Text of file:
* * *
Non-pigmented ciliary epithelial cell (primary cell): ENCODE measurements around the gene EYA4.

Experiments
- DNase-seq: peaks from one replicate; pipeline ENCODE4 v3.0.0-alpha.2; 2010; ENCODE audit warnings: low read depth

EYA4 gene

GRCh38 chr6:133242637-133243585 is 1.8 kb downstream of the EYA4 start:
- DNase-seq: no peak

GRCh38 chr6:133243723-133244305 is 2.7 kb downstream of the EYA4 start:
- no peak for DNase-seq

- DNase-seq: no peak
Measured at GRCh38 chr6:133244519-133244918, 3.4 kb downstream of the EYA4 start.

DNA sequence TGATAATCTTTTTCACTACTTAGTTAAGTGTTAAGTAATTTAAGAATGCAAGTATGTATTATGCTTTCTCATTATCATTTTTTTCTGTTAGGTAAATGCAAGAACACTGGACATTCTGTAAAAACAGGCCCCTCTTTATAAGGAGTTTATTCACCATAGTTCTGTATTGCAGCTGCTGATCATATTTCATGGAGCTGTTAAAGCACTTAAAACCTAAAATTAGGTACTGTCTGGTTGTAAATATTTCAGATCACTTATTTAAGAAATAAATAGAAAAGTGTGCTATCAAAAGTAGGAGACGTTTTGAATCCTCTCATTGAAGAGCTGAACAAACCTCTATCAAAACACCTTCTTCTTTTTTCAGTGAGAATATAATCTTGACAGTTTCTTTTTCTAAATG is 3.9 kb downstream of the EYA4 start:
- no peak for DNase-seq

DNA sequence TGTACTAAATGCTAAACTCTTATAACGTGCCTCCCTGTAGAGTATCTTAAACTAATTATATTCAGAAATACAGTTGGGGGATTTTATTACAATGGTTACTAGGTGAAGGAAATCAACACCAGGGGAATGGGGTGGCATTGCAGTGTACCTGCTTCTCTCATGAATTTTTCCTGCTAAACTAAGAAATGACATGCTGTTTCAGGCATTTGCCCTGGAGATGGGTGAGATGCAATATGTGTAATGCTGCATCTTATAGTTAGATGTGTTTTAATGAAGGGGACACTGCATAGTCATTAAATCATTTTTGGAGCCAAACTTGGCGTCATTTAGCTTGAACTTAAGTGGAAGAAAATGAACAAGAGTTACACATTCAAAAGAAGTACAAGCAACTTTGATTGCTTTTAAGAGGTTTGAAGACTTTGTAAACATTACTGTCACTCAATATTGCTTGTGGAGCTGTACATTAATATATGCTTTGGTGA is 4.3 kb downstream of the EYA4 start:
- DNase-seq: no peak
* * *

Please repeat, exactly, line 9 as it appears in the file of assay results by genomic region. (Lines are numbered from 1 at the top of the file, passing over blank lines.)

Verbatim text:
- DNase-seq: no peak